Cranberry for the Treatment and Prevention of Urinary Tract Infections

Editor’s Note:

Urinary tract infections (UTIs) are among the most common infections in women: one in three will have an infection in their lifetime. Many seek medical advice. And recurrent UTIs, while rarely serious, can be troublesome. Their ubiquity costs the health care system millions of dollars per year. Cranberries and cranberry juice have been touted as a preventative and treatment option of UTIs for decades. Today’s guest post is from a pharmacist who blogs under the pseudonym Avicenna, who looks at the evidence supporting the use of cranberries for urinary tract infections (UTIs).

In my short career in pharmacy, I’ve been approached many times by patients about the merits of cranberry supplements. Adolescent, adult and elderly women who have a soft spot for alternative therapies are generally curious about cranberry. Since their sources are usually anecdotal, like friends, family, and alternative health magazines, I’m happy to summarize the evidence for them.

My questions starts with the symptoms they’re having, and why they want to try cranberry in the first place. Some describe symptoms that sound like a bladder infection – I redirect these cases immediately, as bladder infections require assessment and evaluation by a physician. Some are hesitant to see a physician or state concerns about antibiotics. When I explain the benefits of treatment, and the risks of self-treatment, most put the cranberries back on the shelf.

But occasionally, a patient asks about cranberries to prevent infections. In some cases, their physician has recommended the supplement. But what’s the evidence to support this approach? This article examines the benefits and safety issues in cranberry products in prevention of bladder infections.

Urinary Tract Infections: Prevalence and Risk Factors

When bacteria infect the bladder, we call this a urinary tract infection, or UTI. UTI affect 50 times more women than men: one in three women will have a UTI in their lifetime. They’re responsible for approximately eight million office visits in the US, one million US hospital admissions, and are estimated to cost the American health care system about $1 billion per year.

Women have more UTIs than men because of anatomy – the urethra is more exposed to fecal matter. Bacteria enter after a bowel movement and can progress through the urethra to the bladder. Other risk factors include sexual activity, a history of prior UTIs, some birth control products, and underlying medical conditions.

Not all urinary infections involve the bladder. Some microbes affect only the urethra (e.g., gonorrhoea or chlamydia) while some nasty strains tends to cause kidney infections or recurrent bladder infections (RUTIs).

Left untreated, bladder infections can progress up to the kidneys, and ultimately the blood where more serious problems can arise. While this is rare in people without underlying medical conditions, UTIs do require medical attention and treatment.

Diagnosis and Symptoms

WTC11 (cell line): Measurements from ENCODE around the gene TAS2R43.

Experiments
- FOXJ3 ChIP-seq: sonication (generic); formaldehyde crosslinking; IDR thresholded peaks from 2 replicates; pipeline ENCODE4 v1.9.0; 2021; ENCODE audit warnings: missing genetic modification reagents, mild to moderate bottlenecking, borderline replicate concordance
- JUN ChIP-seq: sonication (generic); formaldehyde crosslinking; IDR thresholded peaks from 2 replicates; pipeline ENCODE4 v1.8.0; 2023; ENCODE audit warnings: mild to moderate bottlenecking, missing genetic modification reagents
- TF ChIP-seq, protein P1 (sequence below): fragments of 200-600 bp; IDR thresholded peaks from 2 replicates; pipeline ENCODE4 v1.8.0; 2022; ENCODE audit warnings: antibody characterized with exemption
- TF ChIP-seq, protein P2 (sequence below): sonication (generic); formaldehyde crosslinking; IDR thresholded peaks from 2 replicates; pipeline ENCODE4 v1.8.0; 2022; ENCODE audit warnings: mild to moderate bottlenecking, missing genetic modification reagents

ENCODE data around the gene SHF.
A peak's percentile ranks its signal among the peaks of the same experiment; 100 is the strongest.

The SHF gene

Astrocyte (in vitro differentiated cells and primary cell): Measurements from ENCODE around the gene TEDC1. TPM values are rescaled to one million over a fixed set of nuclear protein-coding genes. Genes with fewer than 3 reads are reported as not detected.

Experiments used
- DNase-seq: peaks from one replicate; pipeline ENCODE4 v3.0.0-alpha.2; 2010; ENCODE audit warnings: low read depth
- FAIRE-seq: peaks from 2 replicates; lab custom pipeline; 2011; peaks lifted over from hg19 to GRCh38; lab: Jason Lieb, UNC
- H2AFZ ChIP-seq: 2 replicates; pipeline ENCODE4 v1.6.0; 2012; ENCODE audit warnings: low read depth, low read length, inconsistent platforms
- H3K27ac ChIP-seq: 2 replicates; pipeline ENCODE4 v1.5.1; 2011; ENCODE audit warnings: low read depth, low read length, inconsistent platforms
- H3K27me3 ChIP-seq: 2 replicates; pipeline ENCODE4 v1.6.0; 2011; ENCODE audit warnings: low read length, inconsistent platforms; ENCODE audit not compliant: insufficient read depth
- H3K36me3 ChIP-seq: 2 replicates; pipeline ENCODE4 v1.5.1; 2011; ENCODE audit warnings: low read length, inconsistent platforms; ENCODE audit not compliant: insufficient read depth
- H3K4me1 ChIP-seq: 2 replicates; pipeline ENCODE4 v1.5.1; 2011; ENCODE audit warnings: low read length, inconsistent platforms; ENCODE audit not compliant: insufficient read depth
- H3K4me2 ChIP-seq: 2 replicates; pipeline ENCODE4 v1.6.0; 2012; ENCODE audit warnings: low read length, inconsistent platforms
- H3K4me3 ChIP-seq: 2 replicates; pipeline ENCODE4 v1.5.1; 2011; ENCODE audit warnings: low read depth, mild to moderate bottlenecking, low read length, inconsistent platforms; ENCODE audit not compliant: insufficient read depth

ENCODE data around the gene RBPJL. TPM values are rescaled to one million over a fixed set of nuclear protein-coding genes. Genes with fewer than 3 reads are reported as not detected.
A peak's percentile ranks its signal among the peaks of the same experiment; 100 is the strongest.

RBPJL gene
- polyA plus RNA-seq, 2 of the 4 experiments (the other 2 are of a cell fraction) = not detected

The most common microbes causing bladder infections are Escherichia coli (around 65% of cases) and Staphylococcus saprophyticus (5-20%), with others being much less common. Common symptoms of an infection include abdominal pain, pain while urinating, the urge to urinate, low back pain, and fever.

Sometimes a urine sample is collected to measure the bacteria species, its levels, and presence of white blood cells in the urine – but this is uncommon, and a diagnosis usually based on symptoms. Typical infections are called “uncomplicated”; a “complicated” UTI means there are other factors present, such as young age, male gender, catheterization, kidney involvement , abnormal urinary tract anatomy, etc.

Three UTIs in a year or two in six months earns the diagnosis of “recurrent” UTIs. About 20% of women experience recurrent UTIs. For the sake of this review, further mention of urinary infections will refer to uncomplicated UTIs, unless noted otherwise.

Mechanism of Action

Cranberries were first examined scientifically in the 1960s and 1970s. The hypothesis centered around an ingredient called quinic acid. Quinic acid was thought to cause hippuric acid to be excreted in the urine, which acted as an antibiotic. This hypothesis was discarded because it was found there was little difference in urine levels, or the effect was short-lived.

More recent studies have put forth another hypothesis. Mostly based on in vitro or laboratory evidence, this new theory proposes the ingredients proanthocyanidin (PAC) and fructose (fruit sugar) can act to prevent bacteria in urine from sticking to the bladder’s lining by “wrapping” around the bacteria. This reduces the risk of an infection getting started.

However, this theory seems implausible, as nearly all known effective antibiotics act by killing bacteria or preventing them from multiplying. PAC is not well understood, and questions remain regarding how cranberries might actually work. But we can set this aside for now, and focus on the relevant evidence.

The Evidence

A systematic review, part of the Cochrane Collaboration, was published online by Jepson et al in 2008. It examined the effectiveness of cranberry juice in preventing complicated and uncomplicated UTIs. Ten trials met the group’s quality standards.